How much damage can the government do before the public reacts? It appears we had two good outcomes in two states this week that prove when the public protests buildings casting shadows on parks and forced use of poisons on organic farms the government sometimes still listens.

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The Housing Crunch Is Our Fault. We Can Fix It.

By Randal O’Toole : cato – excerpt (includes graphs)
(This article appeared in Washington Post on October 13, 2016.)

The only real solution is to repeal the state laws and local plans that created the problem in the first place.

Housing prices are rapidly rising in many urban areas. Prices in the San Francisco Bay Area are higher today — even after adjusting for inflation — than they were at the height of the 2006 bubble. Data from the Federal Housing Finance Agency bears this out:..

Yet this is not a nationwide problem. Prices in many other areas remain quite reasonable. Houston and Dallas/Fort Worth are the nation’s fastest-growing urban areas, yet they remain affordable (which is one reason they are growing so fast). Here are home prices for areas that don’t try to control urban sprawl (again, the data comes from the Federal Housing Finance Agency):…

The difference is that the urban areas with high housing prices have almost all tried to contain urban “sprawl” by limiting the amount of land around the cities that can be developed, using policies such as urban-growth boundaries, urban-service boundaries or concurrency requirements that limit new growth until infrastructure is totally financed. Anyone who understands supply and demand knows that limiting supply in the face of rising demand leads to higher prices…

The only real solution is to repeal the state laws and local plans that created the problem in the first place. That means abolishing growth boundaries and other constraints and allowing developers to build and sell homes outside of existing urban areas.

There is a growing opposition to the dense development theme. SF has ballot initiatives and LA is preparing a moratorium initiative. People do not like living in crowded conditions and do not like being told how to live.
If the Democrats do not take back the Senate maybe they will start to listen to what the citizens are saying instead of telling us how we must change. It is time for Congress to change.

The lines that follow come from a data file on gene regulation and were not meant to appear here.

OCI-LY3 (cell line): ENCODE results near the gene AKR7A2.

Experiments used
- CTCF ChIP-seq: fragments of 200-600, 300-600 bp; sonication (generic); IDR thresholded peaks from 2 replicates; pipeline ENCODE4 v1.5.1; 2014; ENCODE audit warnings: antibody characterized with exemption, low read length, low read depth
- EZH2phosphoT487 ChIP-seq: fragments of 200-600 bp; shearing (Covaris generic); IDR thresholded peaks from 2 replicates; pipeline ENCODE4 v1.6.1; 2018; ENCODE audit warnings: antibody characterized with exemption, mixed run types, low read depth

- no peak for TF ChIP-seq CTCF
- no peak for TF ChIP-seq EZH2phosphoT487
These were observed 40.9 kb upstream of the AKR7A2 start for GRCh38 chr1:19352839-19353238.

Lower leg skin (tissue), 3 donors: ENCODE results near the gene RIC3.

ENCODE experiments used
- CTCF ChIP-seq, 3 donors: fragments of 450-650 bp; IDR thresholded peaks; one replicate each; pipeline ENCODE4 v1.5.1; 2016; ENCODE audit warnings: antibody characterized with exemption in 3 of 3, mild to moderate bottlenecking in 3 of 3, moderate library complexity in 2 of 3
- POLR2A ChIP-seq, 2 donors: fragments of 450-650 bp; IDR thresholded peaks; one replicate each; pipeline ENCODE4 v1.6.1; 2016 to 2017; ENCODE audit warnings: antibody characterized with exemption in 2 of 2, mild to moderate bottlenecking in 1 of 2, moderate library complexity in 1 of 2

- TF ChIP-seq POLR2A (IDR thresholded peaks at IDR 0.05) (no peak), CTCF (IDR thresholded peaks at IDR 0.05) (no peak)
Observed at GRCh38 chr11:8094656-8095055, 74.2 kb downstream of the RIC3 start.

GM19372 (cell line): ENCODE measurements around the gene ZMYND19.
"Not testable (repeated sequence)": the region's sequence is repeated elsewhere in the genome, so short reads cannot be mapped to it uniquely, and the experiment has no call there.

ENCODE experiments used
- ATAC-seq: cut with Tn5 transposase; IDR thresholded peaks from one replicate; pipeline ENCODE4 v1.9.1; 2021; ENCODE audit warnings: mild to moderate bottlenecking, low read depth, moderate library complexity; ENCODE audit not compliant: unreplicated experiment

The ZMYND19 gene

Developers seal deal to build housing at UCSF’s Laurel Heights campus

: bizjournals – excerpt

The San Francisco-based development duo looking to bring a rare spate of new housing to the northern part of the city agreed to a lease deal with the University of California San Francisco to take control of its Laurel Heights campus.

SKS Partners LLC and Prado Group, which won exclusive negotiating rights with UCSF earlier this year, signed a 99-year ground lease for the campus this month. They will lease back the space to UCSF for the next five years while they work on development plans. The developers will meet formally with neighborhood groups in the coming months to unveil what will likely be a plan for hundreds of housing units and some retail space.

The developers have not yet filed any preliminary plans with the city. Soon, they will launch a website with more project information, said Dan Safier, president and CEO of Prado Group. Other groups that had vied for the site, like Wilson Meany and TMG Partners, had pitched senior housing for the site. SKS and Prado have been quiet about specifics…

The 10.3-acre site at 3333 California St., which has nearly a half-million square feet of building space, could hold up about 500 units, according to current zoning rules. There’s also a 40-foot height limit. The site could also still be used as offices, according to UCSF…

Supervisor Mark Farrell, who represents Laurel Heights and its surrounding neighborhoods, said developers will need to show that their plans do not further clog California Street traffic. He also pointed to the potential development on top of the California Pacific Medical Center site near Laurel Village – a hospital that will move to Cathedral Hill – as being “transformational” for the neighborhood.

The Laurel Heights campus “has been a sleepy campus for decades, but when UCSF decided to shutter this campus obviously there was a significant amount of interest,” Farrell said. “It’s going to be monumental over time. It’s a combination of being very exciting, but also there’s a burden that it happens in the right way.”… (more)

 

 

 

San Diego Explained: CEQA’s Effect on Development

By:

The Convention Center won’t break ground on the long-awaited expansion anytime soon.

That’s because, according to attorney Cory Briggs, the plans break a big California environmental law.

The California Environmental Quality Act, or CEQA, requires state and local governments to assess the environmental impact of big development projects like the Convention Center Expansion. These assessments can take months, bringing development to a screeching halt.

Projects can become more eco-friendly because of CEQA intervention. But some say the lawsuits are simply too easy to file.

READ MORE: How San Diego’s Most Disruptive Lawyer Makes His Money

In this week’s San Diego Explained, NBC 7′s Catherine Garcia and Voice of San Diego‘s Liam Dillon delve deeper into the powerful environmental law, covering how CEQA affects the environment, business development and who it really benefits… (more)

Socal CEQA appeals cases seem to fair better in Socal.